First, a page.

Tobacco

While cigarettes are the most commonly used tobacco product, leaves of the tobacco plant can be prepared and made into other products that are smoked, chewed, or inhaled.

 

Manufactured cigarettes consist of shredded tobacco, processed with hundreds of chemicals and different flavours such as menthol. Researches show that a lit cigarette releases over 7,000 chemical substances, of which 69 are carcinogens. The three main harmful chemicals found in smoked tobacco products are: tar, nicotine, and carbon monoxide.

 

 

Tar

  • A mixture of chemical compounds, many of which cause cancer

  • Inhibits or damages the cilia along the airways, so smokers become more susceptible to coughs and colds

  • Damages the bronchi and alveoli, leading to coughs, increased phlegm and difficulty in breathing

  • Long-term smoking may lead to emphysema or lung cancer

 

 

Nicotine

  • A stimulant drug found in tobacco products

  • Increases the heart rate, causes blood vessels to constrict, raising blood pressure, decreasing blood flow, and reducing oxygen in the blood

  • Is addictive

 

 

Carbon Monoxide

  • Colourless and odourless

  • It reduces the oxygen-carrying capacity of red blood cells, leading to less oxygen going to different parts of the body. This results in premature wrinkles and coronary heart disease.

 

 

Short-Term Health Effects

First-time smokers may experience dizziness and nausea. After one or two cigarettes, the blood pressure may rise, the heart may beat faster, the person may lose his/her appetite, and his/her skin temperature may drop. Other symptoms include:

 

  • Irritation to the eyes, causing them to water more, and the person may blink more frequently

  • Difficulty in breathing, especially during exercise

  • Athletic performance may decline

  • Poor circulation leading to cold hands and feet

  • Tremors

  • Less oxygen supply to the brain

  • Increase of stomach acid

 

 

Long-Term Health Effects

Addiction to nicotine develops quickly, as does the body’s tolerance to it. Over time, this means the body will need more nicotine, and need it more frequently to achieve the same effect. This may lead to long-term effects such as:

 

  • Chronic bronchitis and other diseases of the airways

  • Heart attacks and strokes caused by narrowing of the blood vessels that carry blood to the heart and brain

  • Emphysema, where alveoli loses elasticity and rupture, making breathing exhausting

  • Cancer of the lungs, oral cavity, throat, vocal cords, bronchi, stomach, bladder, kidneys, cervix, etc.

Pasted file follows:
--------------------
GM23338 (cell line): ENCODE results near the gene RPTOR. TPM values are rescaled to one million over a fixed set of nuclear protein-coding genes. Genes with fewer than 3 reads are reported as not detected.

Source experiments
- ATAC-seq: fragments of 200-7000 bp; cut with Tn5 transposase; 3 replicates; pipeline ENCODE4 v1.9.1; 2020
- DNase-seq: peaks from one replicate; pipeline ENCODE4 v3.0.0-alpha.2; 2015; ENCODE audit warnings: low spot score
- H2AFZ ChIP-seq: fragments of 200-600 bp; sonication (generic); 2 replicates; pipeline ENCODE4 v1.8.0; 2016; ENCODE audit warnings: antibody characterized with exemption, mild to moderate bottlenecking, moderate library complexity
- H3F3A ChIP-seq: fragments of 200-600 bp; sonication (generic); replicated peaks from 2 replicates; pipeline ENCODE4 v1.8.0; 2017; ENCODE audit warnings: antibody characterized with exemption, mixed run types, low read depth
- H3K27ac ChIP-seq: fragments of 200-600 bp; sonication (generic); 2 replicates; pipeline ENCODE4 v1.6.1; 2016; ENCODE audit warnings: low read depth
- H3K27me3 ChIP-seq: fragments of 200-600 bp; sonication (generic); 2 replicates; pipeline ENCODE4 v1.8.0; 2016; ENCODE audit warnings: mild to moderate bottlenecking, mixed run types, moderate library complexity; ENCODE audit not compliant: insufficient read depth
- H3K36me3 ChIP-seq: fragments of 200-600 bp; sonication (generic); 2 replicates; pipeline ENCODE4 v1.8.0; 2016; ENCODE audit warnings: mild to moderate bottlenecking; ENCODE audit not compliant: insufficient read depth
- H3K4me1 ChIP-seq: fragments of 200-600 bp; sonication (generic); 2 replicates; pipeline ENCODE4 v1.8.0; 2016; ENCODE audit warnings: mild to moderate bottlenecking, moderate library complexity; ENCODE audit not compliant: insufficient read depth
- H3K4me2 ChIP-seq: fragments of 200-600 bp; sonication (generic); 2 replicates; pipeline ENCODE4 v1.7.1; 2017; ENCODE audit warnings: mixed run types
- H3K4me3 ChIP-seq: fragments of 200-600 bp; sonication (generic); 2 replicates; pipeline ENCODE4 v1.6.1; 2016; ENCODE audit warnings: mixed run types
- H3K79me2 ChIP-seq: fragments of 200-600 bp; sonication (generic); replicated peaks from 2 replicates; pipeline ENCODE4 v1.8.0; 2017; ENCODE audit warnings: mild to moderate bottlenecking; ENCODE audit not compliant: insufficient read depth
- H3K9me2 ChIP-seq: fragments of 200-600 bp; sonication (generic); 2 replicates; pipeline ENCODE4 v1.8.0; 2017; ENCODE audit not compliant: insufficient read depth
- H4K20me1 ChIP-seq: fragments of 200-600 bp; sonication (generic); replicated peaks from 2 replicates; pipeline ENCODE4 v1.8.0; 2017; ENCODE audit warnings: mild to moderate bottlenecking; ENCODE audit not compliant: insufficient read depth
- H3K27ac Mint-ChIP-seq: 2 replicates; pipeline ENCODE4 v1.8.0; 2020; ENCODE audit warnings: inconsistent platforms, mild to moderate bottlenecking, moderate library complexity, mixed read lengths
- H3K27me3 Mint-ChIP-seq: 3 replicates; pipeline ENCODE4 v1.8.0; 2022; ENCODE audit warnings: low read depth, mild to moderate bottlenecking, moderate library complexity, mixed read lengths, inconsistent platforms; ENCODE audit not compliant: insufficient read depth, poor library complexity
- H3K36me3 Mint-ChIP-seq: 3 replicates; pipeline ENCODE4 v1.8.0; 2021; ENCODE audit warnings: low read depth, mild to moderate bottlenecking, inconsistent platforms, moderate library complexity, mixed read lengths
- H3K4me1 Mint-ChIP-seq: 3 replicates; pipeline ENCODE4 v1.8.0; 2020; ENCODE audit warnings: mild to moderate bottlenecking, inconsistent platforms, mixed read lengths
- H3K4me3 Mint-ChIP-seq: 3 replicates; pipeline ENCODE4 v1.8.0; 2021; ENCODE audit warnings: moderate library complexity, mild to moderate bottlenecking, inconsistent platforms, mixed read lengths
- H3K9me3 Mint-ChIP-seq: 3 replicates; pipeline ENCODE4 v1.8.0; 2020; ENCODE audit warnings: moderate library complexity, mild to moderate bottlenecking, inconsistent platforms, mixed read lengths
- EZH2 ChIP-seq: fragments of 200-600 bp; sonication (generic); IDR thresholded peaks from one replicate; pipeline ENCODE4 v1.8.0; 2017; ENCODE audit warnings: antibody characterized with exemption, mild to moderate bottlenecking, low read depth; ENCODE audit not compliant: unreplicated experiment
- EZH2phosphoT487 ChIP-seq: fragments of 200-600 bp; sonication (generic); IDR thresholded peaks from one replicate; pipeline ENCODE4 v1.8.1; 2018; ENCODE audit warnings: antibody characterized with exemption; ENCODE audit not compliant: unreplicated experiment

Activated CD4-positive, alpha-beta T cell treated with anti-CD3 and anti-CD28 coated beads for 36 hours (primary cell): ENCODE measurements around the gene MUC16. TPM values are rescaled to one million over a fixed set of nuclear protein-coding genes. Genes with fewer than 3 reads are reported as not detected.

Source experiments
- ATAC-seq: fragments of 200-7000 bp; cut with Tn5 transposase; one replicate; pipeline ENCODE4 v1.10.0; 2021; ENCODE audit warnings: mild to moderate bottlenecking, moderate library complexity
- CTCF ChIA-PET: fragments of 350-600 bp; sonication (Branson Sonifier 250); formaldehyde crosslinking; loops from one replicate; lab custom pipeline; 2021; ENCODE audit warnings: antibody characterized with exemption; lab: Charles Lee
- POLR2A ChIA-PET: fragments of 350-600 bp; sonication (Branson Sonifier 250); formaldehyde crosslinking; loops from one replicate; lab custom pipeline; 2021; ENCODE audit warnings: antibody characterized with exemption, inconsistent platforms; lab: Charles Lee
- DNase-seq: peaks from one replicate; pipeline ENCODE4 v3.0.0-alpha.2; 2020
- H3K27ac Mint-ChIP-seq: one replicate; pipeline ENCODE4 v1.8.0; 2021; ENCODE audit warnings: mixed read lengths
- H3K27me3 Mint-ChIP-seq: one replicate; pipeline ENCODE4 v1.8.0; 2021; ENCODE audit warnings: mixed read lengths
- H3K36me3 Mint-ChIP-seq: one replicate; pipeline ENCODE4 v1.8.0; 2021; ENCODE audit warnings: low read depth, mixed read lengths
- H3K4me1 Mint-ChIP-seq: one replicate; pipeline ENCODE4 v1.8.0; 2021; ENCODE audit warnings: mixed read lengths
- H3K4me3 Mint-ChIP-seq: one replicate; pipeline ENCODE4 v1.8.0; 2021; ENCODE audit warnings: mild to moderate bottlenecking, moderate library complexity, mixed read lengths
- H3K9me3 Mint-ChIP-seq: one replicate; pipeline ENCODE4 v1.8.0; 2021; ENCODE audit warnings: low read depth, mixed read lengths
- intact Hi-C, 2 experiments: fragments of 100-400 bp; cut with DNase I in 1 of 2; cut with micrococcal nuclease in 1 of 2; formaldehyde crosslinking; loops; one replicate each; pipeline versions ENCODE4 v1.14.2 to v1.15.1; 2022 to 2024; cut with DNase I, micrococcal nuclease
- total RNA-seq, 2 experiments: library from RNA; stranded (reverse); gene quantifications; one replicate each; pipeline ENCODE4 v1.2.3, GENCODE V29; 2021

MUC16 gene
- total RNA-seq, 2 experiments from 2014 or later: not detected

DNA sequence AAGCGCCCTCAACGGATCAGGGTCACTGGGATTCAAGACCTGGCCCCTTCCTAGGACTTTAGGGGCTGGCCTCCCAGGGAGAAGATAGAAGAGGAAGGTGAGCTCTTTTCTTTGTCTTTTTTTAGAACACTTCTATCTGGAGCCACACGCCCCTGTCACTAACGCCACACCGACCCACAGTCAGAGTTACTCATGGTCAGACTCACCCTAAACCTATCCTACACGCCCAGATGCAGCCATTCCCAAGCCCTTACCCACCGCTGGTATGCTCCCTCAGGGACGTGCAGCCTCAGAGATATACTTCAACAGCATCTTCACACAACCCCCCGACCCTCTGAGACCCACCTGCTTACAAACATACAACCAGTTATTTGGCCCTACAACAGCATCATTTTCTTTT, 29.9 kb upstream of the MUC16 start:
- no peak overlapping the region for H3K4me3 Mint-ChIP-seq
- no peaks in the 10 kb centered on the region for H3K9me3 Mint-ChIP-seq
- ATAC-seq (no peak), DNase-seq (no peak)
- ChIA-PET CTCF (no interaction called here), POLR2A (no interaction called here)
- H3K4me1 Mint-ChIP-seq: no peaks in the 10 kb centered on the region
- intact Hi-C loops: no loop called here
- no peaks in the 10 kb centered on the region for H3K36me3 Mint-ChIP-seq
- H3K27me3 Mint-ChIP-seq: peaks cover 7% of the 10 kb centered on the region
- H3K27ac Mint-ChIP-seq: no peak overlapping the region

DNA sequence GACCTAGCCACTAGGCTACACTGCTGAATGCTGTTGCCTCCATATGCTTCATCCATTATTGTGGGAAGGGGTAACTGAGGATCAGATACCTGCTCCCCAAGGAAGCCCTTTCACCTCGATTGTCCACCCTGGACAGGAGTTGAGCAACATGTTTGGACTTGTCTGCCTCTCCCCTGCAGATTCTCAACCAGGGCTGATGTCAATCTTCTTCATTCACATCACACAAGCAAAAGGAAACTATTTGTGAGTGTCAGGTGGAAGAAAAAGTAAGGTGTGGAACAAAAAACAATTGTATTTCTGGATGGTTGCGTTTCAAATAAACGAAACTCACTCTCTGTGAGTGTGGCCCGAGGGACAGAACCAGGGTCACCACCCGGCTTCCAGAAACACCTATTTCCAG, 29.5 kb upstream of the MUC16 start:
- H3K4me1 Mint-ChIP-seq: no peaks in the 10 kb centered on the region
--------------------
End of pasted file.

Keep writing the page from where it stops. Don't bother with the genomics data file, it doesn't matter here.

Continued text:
• Gangrene (death of tissue in parts of the body, such as the toes) caused by poor blood circulation

  • Gastric ulcers

  • Osteoporosis (when bones become weak and brittle due to loss of tissue)

  • Decreased dexterity

  • Blindness

 

 

Cosmetic Effects

Studies have shown that young people are more concerned about the short-term effects of smoking, especially ones related to appearance and image. Some cosmetic effects include:

 

  • Body odour (from oral cavity, hair, clothes)

  • Stained teeth and fingers

  • Accelerates greying and thinning of hair

  • Wrinkles and premature ageing

 

 

Second-hand Smoke

There are two types of second-hand smoke: mainstream smoke and sidestream smoke. Mainstream smoke refers to the exhaled smoke from a smoker’s lungs; it makes up roughly 15% of second-hand smoke. The remaining 85% is sidestream smoke which is released directly into the air from the burning end of a cigarette. Sidestream smoke burns at a lower temperature and is not filtered, therefore it is even more toxic than mainstream smoke.

 

The number of cigarettes lit, the distance a non-smoker is from a cigarette, the ventilation, and the size and kind of place where the second-hand smoke is inhaled, all contribute to the amount a person actually takes in. The more smoke a non-smoker inhales, the more his/her body is affected.

 

Whether the second-hand smoke is mainstream or sidestream, it contains over 7,000 chemical substances, of which many are known to cause cancer.

 

 

Effects of second-hand smoke on non-smokers

Numerous studies have found that exposure to second-hand smoke can cause many of the same diseases as active smoking. It increases the risk of contracting lung cancer by 30% and coronary heart disease by 25%.

 

Some of the effects of second-hand smoke are as follows:

  • Small but significant reduction in lung function, leading to a higher risk of lung cancer

  • Increased risk of lower respiratory tract infections, such as bronchitis and pneumonia

  • Increased chance of miscarriage or stillbirth in pregnant women

  • If pregnant women are exposed to second-hand smoke, babies are born smaller/lighter. There is also an increased risk of developmental problems in the baby at birth.

  • Children who live with smokers have an increased chance of developing fluid in the middle ear, a sign of chronic middle ear disease; catching upper respiratory tract infections (common colds and flu); and an increased frequency and severity of asthmatic episodes. They will also be more likely to smoke due to parental behaviour towards smoking.